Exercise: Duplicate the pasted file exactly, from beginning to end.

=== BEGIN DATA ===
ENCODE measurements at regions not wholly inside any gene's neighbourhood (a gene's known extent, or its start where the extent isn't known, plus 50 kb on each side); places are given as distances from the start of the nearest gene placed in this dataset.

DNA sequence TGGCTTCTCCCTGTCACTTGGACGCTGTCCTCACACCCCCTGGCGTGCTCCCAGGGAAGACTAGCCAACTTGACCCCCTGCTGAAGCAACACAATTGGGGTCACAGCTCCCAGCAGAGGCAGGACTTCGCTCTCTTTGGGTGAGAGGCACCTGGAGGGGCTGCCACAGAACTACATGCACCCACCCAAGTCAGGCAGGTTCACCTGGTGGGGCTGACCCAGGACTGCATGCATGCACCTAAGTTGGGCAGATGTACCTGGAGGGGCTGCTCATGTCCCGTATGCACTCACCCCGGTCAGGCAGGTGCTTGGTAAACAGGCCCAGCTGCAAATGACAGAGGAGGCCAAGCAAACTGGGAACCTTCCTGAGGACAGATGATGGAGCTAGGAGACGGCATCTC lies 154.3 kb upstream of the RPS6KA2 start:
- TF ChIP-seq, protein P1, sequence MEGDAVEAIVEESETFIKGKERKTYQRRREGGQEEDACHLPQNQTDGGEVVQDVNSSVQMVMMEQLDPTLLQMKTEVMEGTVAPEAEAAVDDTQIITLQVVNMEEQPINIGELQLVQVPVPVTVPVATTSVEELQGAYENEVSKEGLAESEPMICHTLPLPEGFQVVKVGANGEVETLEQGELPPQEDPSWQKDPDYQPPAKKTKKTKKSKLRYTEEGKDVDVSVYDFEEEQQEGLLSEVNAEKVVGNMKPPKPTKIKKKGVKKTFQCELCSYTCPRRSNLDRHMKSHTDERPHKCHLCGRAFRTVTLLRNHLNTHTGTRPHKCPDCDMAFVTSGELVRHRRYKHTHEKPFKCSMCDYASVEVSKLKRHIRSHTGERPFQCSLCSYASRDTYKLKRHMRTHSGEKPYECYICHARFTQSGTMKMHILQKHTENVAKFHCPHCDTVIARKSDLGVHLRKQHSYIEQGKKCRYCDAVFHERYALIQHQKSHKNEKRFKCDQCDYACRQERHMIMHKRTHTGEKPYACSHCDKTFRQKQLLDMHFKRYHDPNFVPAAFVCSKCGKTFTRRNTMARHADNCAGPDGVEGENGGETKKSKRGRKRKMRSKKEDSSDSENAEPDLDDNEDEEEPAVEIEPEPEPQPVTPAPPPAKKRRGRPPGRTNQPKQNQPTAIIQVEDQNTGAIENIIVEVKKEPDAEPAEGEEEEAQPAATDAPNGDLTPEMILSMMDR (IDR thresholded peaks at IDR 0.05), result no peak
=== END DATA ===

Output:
ENCODE measurements at regions not wholly inside any gene's neighbourhood (a gene's known extent, or its start where the extent isn't known, plus 50 kb on each side); places are given as distances from the start of the nearest gene placed in this dataset.

DNA sequence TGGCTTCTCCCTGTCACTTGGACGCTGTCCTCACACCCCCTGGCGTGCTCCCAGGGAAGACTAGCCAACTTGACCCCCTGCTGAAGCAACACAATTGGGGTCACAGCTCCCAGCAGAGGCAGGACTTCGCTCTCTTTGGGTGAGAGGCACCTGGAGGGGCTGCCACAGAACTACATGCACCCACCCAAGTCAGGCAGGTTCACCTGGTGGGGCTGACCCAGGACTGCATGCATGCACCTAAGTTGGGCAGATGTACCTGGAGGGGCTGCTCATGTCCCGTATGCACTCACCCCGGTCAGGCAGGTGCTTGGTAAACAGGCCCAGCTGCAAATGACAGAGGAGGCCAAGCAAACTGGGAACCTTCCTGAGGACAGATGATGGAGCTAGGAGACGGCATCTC lies 154.3 kb upstream of the RPS6KA2 start:
- TF ChIP-seq, protein P1, sequence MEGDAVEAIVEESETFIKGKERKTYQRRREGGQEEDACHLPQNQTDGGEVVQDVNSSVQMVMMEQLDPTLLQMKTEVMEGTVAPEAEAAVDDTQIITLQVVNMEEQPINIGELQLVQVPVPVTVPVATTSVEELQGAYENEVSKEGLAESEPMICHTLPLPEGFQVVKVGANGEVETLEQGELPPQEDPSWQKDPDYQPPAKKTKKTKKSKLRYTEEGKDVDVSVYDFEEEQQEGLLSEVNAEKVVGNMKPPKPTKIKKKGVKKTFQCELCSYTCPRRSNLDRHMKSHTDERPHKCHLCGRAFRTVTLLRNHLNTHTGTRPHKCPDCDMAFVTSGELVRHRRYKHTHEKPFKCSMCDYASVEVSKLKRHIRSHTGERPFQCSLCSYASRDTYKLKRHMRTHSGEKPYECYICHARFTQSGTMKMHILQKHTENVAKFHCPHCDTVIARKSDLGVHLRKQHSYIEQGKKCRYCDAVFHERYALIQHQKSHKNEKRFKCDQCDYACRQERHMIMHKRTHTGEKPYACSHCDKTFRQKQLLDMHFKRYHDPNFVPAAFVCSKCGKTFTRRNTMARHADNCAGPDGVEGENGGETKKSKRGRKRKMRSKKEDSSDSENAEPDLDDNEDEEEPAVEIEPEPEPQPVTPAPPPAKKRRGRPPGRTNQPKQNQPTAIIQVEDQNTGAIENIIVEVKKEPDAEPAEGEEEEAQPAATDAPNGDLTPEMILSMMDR (IDR thresholded peaks at IDR 0.05), result no peak